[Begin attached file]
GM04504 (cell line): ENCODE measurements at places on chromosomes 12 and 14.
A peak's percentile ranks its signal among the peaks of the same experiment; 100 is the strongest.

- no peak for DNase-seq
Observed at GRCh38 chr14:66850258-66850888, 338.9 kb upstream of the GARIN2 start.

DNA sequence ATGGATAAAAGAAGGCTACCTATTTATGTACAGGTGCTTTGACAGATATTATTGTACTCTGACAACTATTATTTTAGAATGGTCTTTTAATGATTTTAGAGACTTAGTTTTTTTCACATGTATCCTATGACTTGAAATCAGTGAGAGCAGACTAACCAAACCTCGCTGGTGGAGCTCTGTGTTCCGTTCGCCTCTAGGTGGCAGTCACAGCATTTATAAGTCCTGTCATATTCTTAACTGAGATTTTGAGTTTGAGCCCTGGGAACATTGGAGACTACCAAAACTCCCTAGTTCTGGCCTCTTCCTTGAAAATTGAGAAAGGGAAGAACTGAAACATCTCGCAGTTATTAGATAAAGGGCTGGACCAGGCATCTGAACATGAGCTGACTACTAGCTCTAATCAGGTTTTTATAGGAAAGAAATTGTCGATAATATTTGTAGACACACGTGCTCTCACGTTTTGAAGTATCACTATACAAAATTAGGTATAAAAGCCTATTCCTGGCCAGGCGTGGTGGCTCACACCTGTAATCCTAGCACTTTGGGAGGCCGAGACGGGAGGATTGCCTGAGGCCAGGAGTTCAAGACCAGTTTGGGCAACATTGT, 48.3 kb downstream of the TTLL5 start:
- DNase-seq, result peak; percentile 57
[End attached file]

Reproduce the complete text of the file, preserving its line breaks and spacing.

GM04504 (cell line): ENCODE measurements at places on chromosomes 12 and 14.
A peak's percentile ranks its signal among the peaks of the same experiment; 100 is the strongest.

- no peak for DNase-seq
Observed at GRCh38 chr14:66850258-66850888, 338.9 kb upstream of the GARIN2 start.

DNA sequence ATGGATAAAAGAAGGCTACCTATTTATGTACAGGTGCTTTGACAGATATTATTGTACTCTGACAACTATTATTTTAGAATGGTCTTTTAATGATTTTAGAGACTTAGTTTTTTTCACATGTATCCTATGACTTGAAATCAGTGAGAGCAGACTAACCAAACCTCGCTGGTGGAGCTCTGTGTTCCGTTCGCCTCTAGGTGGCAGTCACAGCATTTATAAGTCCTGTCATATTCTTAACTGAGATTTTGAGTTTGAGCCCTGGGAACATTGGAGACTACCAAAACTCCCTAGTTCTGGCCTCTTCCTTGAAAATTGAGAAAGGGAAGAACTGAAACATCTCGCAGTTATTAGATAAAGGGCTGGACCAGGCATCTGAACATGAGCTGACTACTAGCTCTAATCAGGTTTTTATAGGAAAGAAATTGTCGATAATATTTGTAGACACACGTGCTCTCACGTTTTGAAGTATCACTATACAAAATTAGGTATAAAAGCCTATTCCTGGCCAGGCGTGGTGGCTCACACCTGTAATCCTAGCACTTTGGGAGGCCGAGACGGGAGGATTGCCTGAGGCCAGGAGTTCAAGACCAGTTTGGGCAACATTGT, 48.3 kb downstream of the TTLL5 start:
- DNase-seq, result peak; percentile 57